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H ealth News Bariatric surgery group welcomes new doctor Trinity Bariatric Surgery is pleased to welcome physician Bala Thatigotla to its practice. An accomplished surgeon with more than 10 years of experience, Thatigotla performs a wide range of bariatric and complex abdominal surgeries at Sisters Hospital in Buffalo and its St. Joseph Campus in Cheektowaga. Board certified in general surgery and metabolic Thatigotla and bariatric surgery, Thatigotla completed a surgical residency at the Albert Einstein School of Medicine/Bronx Lebanon Hospital Medical Center in the Bronx and a fellowship in advanced laparoscopic/bariatric robotic surgery at Vanderbilt University Medical Center in Nashville, Tenn. He earned his medical degree at Sri Venkateswara Medical College in Tirupati, India, and completed post-graduate training in general surgery at The Royal College of Surgeons of Edinburg, United Kingdom. Thatigotla will see patients at Trinity Bariatric Surgery offices in Cheektowaga.

Brooks-TLC Hospital has new VP of operations Brooks-TLC Hospital System in Dunkirk has announced the appointment of Kenneth R. Morris as its vice president of operations, effective April 23. Morris brings 17 years of health care leadership experience, most recently as director of North Texas Morris Division of Neuroscience and Baylor University Medical Center, part of Baylor Scott & White Healthcare System , Dallas. In his role as member of the senior leadership team, Morris will lead day-to-day operations at Brooks Memorial Hospital and TLC Health Network. He will be responsible for development and oversight of division strategic and operational plans, growth and business development initiatives, operational quality initiatives, and the creation of high performing work teams in the areas of primary care clinics/ physician practices, pharmacy, imaging, laboratory, plant operations and safety, environmental services, nutritional services, bio-medical services, and fundraising. “Ken brings to us the leadership, Page 18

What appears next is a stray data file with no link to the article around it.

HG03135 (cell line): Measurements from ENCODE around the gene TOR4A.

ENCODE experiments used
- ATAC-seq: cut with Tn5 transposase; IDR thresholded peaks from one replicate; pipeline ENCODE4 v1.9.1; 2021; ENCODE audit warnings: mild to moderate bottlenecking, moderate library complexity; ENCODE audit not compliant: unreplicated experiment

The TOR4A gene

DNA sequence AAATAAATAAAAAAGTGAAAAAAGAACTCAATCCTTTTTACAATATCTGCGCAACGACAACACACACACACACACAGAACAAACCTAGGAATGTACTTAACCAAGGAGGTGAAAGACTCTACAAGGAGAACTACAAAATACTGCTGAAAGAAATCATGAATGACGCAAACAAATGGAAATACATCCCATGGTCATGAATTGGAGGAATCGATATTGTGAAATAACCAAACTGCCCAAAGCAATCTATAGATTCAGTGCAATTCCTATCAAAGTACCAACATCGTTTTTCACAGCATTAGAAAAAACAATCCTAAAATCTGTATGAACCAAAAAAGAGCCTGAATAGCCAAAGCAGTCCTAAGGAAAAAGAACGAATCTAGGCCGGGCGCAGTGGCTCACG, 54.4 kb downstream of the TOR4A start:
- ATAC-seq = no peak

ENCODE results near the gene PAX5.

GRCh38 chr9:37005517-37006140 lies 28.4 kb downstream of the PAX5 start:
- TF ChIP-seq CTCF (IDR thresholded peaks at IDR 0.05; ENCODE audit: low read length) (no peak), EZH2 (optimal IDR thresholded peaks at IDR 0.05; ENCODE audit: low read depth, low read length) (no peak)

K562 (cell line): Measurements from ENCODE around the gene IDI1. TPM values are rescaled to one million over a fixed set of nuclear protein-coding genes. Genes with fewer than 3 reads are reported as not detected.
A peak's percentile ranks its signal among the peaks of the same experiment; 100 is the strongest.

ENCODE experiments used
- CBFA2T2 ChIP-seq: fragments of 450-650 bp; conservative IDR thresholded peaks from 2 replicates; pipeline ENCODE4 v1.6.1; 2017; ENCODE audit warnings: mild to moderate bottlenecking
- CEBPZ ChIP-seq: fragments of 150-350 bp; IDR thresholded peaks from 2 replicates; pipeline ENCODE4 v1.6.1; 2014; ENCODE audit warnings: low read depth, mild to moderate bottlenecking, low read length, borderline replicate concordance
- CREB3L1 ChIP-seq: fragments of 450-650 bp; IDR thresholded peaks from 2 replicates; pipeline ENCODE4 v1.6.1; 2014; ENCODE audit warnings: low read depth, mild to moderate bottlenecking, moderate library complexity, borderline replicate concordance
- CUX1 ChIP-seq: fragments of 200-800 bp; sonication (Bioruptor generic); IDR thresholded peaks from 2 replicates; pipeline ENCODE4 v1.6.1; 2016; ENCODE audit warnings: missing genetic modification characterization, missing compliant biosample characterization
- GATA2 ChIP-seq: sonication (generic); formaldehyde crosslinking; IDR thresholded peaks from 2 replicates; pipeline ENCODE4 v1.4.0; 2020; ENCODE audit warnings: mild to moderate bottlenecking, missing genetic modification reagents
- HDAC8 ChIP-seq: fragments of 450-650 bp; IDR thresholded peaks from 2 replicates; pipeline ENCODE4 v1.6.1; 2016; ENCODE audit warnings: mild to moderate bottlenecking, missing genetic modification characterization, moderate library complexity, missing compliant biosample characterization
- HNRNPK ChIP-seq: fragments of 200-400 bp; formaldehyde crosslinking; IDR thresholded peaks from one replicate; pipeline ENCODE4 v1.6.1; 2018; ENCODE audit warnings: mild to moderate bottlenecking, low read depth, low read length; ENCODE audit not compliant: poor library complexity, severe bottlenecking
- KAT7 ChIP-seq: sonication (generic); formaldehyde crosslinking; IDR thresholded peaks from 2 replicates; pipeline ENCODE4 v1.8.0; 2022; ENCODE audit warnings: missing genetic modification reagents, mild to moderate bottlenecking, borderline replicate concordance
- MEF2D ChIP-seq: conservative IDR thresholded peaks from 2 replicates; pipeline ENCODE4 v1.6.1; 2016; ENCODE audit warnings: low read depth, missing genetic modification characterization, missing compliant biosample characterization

experience and breadth of knowledge to oversee our hospitals and support us in taking our health system to the next level of service and excellence,” said Mary LaRowe, president and CEO of Brooks-TLC Hospital System, Inc. “Ken will be an integral member of our team as we move toward formal affiliation with Kaleida Health,” LaRowe said. “In addition to his extensive skills, Ken’s experience in hospital construction and redevelopment will be invaluable as we build the new Brooks Memorial Hospital and engage the future development of the TLC campus as a center of excellence for ambulatory services. He brings a successful track record of physician recruitment, environmental safety and emergency management and expansion of outpatient service lines,” LaRowe said. Morris holds an MBA from the University of Texas at Arlington and a BS in Health Administrative Services from Weber State University, Ogden, Utah.

BCBS: $1M grant to ECMC’s trauma center

Erie County Medical Center (ECMC) Corporation announced a $1 million grant for the hospital’s future trauma center / emergency department from the region’s leading health plan, BlueCross Blue Shield of Western New York.  “This contribution is made on behalf of our members and is specifically focused on the need to expand behavioral health and detoxification care pathways in a more holistic way, starting at the point of admission, which is most often via ECMC’s emergency department,” said  David W. Anderson, president and CEO, BlueCross BlueShield of Western New York. “We were particularly impressed with ECMC’s commitment to expand and enhance care pathways as part of their planned trauma Ccenter/ emergency department expansion.”  ECMC Corporation President and CEO Thomas J. Quatroche Jr., PhD, said,”ECMC is deeply appreciative and thankful to BlueCross Blue Shield of Western New York for their commitment to ECMC’s critically important behavioral health and detoxification services, which often are connected directly to the hospital’s planned expansion of our trauma center/ emergencydepartment.  The design of the new ED will create dedicated space for these patients, separate and apart from the medical treatment area.”   In addition to being one of the largest chemical-dependency treatment centers in Western New York, ECMC is the only Buffalo-area hospital that offers a psychiatrist in the emergency room and chemicaldependency evaluations, both 24 hours a day, seven days a week.

Eastern Niagara, Kaleida Health one step closer